3. Blade Adjustment
Both Cricut and Silhouette cut materials using blades. The Cricut has a knob on the top of the machine to adjust appropriately based on the material.
To adjust the Silhouette blade strength, simply twist the blade to a specific number based on the material before cutting.
Both brands have separate deep-cutting blades available for purchase (perfect for cutting thicker materials). I haven’t had to replace any blades yet, so they are long-lasting on both machines when you are cutting primarily vinyl.
Both Cricut and Silhouette can cut through a long list of materials including cardstock, vinyl, heat transfer vinyl, vellum, craft foam, thin leather, window clings, etc.
However, the newer Cricut Maker has 10x the cutting force of the Explore machines and has a rotary blade and a deep knife blade that can cut even more materials, including fabric without backing and balsa wood!
5. Ease of Use
In my personal experience, the Cricut had a slightly easier setup, easier software, and is easier to load the mat correctly right off the bat. I was able to dive right into completing lots of projects on my very first day of using my Cricut Explore.
I did not have an easy setup experience with my Silhouette machine and spent some time working with their customer service to make sure I was loading the mat correctly. In the end, it was just user error, but I didn’t feel like their introductory instructions were as clear as Cricut.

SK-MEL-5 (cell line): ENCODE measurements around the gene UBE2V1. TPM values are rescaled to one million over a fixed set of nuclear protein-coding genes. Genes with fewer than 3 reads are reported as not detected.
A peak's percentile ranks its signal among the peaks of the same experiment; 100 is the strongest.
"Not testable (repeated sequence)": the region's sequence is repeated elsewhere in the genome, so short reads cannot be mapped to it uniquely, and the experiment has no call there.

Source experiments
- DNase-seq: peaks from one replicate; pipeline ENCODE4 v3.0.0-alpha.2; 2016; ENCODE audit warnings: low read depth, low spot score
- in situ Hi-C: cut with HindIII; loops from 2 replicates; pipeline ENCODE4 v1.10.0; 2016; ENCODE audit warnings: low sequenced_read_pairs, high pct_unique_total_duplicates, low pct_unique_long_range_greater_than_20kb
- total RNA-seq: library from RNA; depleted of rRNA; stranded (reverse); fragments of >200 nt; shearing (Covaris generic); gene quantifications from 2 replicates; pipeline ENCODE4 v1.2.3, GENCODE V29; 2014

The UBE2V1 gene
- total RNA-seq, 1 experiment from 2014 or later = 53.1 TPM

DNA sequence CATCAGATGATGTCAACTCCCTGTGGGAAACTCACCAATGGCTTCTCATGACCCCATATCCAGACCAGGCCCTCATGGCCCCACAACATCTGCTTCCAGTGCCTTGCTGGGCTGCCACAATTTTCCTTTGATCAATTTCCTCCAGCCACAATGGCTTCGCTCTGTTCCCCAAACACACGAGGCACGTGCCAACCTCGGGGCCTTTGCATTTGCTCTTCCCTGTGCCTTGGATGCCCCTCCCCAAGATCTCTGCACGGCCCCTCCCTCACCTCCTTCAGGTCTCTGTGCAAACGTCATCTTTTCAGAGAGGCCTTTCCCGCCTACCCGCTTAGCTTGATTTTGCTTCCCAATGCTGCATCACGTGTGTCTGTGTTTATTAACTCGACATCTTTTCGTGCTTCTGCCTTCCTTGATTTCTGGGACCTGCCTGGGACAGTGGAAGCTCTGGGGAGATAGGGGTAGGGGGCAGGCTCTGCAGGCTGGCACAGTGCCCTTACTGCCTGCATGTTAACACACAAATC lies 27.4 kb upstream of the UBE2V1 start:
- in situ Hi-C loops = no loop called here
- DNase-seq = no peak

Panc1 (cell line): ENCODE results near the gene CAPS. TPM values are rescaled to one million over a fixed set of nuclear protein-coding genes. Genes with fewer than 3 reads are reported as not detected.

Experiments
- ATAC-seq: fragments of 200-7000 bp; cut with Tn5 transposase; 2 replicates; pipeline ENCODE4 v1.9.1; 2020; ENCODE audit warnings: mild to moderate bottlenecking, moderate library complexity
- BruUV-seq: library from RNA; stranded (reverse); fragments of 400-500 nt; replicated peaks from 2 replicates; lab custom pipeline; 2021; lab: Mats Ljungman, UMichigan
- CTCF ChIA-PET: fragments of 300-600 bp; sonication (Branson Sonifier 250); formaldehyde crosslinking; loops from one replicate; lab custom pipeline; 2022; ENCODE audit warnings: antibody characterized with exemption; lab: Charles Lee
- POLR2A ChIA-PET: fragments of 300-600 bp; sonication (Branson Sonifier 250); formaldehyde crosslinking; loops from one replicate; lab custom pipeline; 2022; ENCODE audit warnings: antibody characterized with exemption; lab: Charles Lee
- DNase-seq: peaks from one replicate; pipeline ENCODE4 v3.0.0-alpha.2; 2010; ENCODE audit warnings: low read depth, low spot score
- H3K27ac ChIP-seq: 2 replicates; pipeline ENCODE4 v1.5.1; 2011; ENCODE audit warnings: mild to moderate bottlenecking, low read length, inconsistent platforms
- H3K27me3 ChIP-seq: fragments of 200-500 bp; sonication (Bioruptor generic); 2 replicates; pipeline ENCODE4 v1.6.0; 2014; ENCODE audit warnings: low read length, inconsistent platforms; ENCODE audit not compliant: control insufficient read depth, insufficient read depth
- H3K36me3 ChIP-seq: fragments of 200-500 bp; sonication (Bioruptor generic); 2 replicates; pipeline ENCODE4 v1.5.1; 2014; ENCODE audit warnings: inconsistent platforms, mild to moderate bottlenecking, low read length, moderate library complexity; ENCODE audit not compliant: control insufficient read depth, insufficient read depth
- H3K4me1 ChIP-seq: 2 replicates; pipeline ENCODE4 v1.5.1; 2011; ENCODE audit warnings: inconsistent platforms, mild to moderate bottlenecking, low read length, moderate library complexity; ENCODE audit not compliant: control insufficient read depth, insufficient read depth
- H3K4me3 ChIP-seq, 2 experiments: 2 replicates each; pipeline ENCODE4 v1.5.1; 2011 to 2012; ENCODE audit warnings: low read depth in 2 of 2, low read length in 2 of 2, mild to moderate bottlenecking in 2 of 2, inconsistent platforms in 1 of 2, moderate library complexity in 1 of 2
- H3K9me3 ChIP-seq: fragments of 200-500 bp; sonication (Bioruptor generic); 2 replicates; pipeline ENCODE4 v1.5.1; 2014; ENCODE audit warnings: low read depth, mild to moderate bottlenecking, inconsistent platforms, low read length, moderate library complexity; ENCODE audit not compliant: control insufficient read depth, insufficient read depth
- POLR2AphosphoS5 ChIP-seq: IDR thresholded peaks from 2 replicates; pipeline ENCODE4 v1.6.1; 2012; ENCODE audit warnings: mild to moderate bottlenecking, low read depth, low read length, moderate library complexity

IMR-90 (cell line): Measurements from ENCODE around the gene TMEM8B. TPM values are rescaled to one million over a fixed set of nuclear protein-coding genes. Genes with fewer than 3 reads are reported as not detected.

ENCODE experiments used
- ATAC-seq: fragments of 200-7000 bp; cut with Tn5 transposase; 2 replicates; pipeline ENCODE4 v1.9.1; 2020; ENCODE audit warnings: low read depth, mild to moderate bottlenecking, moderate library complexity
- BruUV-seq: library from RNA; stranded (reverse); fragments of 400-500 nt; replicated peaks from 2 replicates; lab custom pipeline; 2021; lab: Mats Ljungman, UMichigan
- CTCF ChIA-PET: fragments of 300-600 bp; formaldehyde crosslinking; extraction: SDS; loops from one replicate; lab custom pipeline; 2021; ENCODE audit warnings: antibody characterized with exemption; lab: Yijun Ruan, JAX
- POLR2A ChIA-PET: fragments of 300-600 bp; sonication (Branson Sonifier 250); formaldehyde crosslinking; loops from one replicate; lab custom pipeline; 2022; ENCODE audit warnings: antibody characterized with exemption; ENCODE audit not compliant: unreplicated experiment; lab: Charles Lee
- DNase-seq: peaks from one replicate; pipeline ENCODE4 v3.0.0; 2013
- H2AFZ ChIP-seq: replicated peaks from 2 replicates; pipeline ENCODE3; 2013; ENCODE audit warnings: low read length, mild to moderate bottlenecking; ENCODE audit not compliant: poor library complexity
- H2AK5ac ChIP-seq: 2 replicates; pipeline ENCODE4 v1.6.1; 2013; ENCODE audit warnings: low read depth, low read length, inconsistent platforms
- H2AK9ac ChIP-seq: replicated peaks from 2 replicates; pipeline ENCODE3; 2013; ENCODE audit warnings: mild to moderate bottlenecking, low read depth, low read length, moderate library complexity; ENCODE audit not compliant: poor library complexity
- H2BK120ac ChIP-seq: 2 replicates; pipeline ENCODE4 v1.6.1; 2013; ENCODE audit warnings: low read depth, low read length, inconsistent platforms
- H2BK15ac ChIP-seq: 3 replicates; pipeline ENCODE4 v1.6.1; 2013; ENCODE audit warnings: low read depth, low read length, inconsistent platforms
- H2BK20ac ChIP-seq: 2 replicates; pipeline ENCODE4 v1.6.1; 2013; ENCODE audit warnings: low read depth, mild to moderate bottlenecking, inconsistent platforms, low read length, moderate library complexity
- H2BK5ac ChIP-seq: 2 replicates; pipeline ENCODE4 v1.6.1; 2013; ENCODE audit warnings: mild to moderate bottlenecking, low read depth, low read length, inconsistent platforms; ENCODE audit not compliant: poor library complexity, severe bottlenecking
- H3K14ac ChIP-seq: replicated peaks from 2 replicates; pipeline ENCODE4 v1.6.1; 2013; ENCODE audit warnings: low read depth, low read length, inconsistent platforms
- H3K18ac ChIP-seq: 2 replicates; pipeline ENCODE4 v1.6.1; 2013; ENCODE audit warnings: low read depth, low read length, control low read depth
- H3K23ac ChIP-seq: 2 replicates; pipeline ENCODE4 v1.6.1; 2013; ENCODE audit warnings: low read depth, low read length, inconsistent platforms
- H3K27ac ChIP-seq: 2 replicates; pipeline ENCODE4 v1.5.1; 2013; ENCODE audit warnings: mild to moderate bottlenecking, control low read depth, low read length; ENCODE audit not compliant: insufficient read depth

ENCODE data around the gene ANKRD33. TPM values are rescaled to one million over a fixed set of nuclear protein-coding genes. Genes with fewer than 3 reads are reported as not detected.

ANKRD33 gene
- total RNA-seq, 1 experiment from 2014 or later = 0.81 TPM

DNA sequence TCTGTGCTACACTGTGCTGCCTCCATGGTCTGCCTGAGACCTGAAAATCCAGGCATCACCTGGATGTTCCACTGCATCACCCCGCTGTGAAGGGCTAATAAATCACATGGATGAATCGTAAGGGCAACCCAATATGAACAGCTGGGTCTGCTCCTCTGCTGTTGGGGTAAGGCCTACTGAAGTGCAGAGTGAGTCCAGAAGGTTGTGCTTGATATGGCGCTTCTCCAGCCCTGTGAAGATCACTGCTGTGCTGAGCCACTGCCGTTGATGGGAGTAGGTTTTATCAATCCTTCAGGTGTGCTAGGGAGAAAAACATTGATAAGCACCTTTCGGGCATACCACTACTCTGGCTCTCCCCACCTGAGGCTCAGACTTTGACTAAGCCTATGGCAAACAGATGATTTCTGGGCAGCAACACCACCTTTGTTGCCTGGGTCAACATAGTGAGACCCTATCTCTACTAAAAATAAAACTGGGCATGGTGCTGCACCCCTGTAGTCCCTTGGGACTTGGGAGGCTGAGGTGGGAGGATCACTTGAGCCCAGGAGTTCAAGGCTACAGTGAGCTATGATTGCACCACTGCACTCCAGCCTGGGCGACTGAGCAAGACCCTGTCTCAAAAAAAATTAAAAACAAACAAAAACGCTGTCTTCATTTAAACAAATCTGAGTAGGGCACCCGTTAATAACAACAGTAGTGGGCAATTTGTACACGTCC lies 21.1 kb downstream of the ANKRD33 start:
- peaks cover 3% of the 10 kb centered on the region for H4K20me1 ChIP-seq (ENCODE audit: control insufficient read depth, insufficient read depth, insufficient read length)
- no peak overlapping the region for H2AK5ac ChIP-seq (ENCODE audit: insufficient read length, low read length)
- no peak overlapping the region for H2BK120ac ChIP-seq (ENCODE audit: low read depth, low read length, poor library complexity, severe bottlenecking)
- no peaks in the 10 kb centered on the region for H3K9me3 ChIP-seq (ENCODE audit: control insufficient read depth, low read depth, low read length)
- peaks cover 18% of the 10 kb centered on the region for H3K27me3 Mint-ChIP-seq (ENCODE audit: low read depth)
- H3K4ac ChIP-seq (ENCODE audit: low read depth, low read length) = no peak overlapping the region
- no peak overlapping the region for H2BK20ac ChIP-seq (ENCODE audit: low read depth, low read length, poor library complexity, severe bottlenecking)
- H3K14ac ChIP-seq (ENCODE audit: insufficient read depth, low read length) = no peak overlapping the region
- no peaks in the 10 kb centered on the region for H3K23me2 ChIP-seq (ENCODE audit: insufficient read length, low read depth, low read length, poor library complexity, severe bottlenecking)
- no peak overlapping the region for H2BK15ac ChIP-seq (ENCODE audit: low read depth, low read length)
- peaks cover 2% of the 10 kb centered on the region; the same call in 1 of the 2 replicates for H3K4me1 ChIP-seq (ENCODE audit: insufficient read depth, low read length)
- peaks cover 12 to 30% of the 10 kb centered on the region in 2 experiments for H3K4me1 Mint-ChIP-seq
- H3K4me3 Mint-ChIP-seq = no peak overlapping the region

6. Price Range
Silhouette seems to be a little more expensive, but overall, the pricing is pretty similar considering the Cricut Explore Air 2 and the Silhouette Cameo 3 are the most similar models between both brands.
The main difference between the Explore series machines is the speed with which they cut images. Check out this detailed list of comparisons for the Explore family. The Cricut Maker is a more powerful machine with more cutting options, so it makes sense for that machine to be priced highest among Cricut’s offerings.
Popular Cricut Machines:
Popular Silhouette Machines:
Honestly, both machines are very similar. The biggest difference seems to be in the design and ease of use right out of the box (at least for the models I own). The bottom line for me is I enjoy using my Cricut more, find the machine and software easier to use, and have less craft fails with Cricut.
However, my team member Michelle prefers Silhouette machines. She likes to design her own files and finds the software has more features for doing so. She also likes the variety of images available for purchase in the Silhouette Store better than Cricut.
Hip Tip: Whichever brand you choose, take some time to learn your machine. I find the more projects I complete, the faster I become at using the machine and raise my success rate.
That said, I have craft fails too—so don’t give up!
Mainly due to user error, sometimes my project is a bust. It’s usually because I didn’t select the type of material correctly for the blade before cutting, I forgot to reverse the image for iron-on vinyl, or my mat has lost its stickiness.
Don’t get frustrated—just practice and stick with it! Join some Cricut and Silhouette Facebook groups online to gain inspiration and helpful tips.
My cutting machine has been my favorite craft tool EVER!
I’ve made so many fun crafts, and it’s been the best label maker for organizing.
Check out some of my favorite projects below:
Craft embroidery hoop Christmas ornaments using iron-on vinyl.